The Telegraph has a fascinating article on the rise of what I’ll call the rise of the “pre cover”. It’s essentially a bunch of studio musicians recording and releasing a a near identical cover version of a song before the original artist has a chance to release their version. I can’t help but find this totally hysterical.
Pop music has almost always gone for the lowest common denominator. Yes, there are periods of exception (think the late 60s & early 70s) but generally we’re talking music that isn’t too challenging to play. If the charts were topped with virtuoso-filled and complex efforts like ELP’s Brain Salad Surgery this sort of nonsense would never work as the sheer effort of replicating such an album would make it unfeasible. But most pop songs are not so challenging. They’re usually 3-10 chords, double strummed guitar, and one of about 30 stock drum patterns. Their artistry has always been more in the writing, performance, and increasingly since the mid-80s, their packaging. If nimble studio musicians can begin to rapidly replicate songs and release them just before or concurrently with the originals will this represent a threat to those original artist’s income?
It’s very difficult to say.
Another issue I find fascinating about this phenomenon are the legal aspects. Legally, in most countries that respect modern copyright, a songwriter is allowed the right of first release. This means that when they right a song they can release it before anyone else. I’m very curios though as to what “release”means in today’s market. In the past it was very clear. When the vinyl LPs or CDs hit the store the music was released. But today bands very often post YouTube videos of the song or demos of the song long before the official version hits the shelves. Is this considered a “release”? What about if the song is played on the radio but he physical product (including iTunes download) isn’t yet for sale? In both examples the song has been placed into the public and the musicians are getting revenue from it. Wouldn’t that be “released”? The rise of the internet and recording technology has allowed songs to be recorded and released with astonishing alacrity. Even if it’s determined that cover bands had to wait until after the iTunes release of a song they could still have their version up for sale digitally within days of the original. Most of these cover acts price their songs a good bit cheaper then the original. If you could get a Maroon 5 song that sounded 99% like the original at 50% the price would you? As a musician I find the idea absurd but I wonder if they’re aren’t a lot of folks out there who don’t be quite so discriminating. It may be that a specific wait period for a cover release will have to be imposed.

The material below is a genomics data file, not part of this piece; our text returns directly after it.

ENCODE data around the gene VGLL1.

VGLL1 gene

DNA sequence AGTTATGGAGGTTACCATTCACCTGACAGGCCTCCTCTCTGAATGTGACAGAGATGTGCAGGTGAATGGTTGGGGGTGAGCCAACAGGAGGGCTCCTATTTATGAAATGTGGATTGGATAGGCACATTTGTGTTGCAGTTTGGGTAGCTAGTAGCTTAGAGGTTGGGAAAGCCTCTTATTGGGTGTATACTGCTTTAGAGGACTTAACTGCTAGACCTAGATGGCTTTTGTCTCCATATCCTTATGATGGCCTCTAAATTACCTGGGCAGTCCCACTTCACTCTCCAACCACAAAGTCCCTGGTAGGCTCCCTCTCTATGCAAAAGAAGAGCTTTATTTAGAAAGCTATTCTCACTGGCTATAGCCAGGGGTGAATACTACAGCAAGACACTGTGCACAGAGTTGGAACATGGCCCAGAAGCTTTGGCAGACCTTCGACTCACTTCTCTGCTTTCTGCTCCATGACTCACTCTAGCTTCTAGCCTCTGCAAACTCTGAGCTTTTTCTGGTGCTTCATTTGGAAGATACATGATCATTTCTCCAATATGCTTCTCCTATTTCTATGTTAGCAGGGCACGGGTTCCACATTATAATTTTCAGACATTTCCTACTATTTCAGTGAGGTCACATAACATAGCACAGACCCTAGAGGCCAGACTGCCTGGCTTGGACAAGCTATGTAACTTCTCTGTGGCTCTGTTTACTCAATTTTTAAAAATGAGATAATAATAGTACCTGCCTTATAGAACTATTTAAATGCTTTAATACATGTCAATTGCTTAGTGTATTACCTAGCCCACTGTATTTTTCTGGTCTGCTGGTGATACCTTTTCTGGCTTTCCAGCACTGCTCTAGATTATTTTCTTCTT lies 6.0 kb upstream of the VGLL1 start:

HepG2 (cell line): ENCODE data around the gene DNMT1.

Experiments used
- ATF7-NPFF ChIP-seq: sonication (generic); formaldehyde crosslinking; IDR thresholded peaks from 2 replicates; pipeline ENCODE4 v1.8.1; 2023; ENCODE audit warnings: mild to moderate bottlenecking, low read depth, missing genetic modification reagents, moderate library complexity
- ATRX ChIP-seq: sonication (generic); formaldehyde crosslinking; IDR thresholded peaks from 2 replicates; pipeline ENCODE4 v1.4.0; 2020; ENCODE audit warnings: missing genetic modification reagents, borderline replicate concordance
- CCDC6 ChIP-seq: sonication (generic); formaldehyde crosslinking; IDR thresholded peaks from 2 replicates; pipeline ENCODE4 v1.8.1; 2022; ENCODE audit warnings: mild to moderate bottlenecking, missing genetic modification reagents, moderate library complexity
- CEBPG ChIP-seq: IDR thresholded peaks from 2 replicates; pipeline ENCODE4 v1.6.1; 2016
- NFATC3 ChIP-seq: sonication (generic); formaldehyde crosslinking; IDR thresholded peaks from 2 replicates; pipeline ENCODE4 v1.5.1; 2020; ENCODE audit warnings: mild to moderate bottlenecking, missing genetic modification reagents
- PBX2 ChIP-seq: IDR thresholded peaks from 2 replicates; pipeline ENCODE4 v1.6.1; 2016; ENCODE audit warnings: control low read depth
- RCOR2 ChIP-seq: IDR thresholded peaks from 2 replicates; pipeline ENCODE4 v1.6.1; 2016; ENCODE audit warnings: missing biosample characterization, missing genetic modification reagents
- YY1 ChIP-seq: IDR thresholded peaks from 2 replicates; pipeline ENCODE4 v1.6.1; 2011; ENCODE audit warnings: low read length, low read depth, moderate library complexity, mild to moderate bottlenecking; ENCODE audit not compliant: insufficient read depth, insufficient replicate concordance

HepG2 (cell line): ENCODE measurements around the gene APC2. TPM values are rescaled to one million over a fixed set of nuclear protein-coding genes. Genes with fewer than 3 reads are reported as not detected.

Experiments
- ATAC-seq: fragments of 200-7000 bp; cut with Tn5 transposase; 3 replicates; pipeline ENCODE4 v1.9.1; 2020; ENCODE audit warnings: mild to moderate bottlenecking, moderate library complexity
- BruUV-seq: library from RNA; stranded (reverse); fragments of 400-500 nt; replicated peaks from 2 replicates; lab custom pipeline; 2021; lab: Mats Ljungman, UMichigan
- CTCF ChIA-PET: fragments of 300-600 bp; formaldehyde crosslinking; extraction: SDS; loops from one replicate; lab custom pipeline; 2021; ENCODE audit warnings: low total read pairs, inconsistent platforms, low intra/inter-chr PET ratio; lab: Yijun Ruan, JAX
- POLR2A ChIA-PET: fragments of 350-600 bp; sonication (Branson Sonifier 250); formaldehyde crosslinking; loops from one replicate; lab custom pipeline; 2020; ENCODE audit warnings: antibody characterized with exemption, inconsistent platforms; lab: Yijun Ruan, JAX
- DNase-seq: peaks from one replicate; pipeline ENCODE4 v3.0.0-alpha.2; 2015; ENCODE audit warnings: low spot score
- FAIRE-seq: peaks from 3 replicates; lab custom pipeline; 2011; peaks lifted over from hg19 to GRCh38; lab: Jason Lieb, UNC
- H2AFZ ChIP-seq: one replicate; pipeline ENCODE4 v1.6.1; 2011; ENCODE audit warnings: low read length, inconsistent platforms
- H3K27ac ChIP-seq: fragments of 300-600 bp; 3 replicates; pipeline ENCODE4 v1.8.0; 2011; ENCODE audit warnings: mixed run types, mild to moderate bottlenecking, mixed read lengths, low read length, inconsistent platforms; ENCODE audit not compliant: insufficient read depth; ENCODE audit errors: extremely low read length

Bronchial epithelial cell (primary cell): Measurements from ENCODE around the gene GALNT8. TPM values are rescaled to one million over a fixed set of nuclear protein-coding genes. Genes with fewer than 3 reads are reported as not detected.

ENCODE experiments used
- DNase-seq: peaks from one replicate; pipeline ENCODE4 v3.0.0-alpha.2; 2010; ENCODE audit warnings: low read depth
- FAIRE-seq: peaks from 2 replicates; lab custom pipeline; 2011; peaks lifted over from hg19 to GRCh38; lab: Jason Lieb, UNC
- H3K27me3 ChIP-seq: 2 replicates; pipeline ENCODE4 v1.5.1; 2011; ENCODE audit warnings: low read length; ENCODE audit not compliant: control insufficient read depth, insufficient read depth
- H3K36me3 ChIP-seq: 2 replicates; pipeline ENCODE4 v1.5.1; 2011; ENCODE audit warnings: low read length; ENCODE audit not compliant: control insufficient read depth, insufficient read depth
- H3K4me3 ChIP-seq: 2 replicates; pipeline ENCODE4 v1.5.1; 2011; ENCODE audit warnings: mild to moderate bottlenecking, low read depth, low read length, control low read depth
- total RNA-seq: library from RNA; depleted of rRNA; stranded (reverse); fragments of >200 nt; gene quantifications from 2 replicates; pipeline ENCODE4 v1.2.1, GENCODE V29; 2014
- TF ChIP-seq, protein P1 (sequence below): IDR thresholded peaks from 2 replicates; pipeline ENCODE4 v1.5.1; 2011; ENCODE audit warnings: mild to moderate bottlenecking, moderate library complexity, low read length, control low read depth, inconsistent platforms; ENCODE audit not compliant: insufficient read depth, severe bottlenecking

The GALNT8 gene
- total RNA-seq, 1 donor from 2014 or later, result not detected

Another issue I find really interesting about all this is the technology creating these covers. Recording and synthesizer technology has evolved so much that is is pretty easy for skilled technician to get just about any sound they want using only a laptop and some basic instruments. This is only going to increase till even singers will be able to be replicated with eerie digital precision. Video will be next. There are already “skin smoothing” plugins and “thinning” plugins to improve a subject’s appearance and I’d wager it won’t be but 15-20 years before even the frumpiest of frontmen can be transformed into a picture perfect pop star. Maybe then the ELPs of the world will seem more compelling.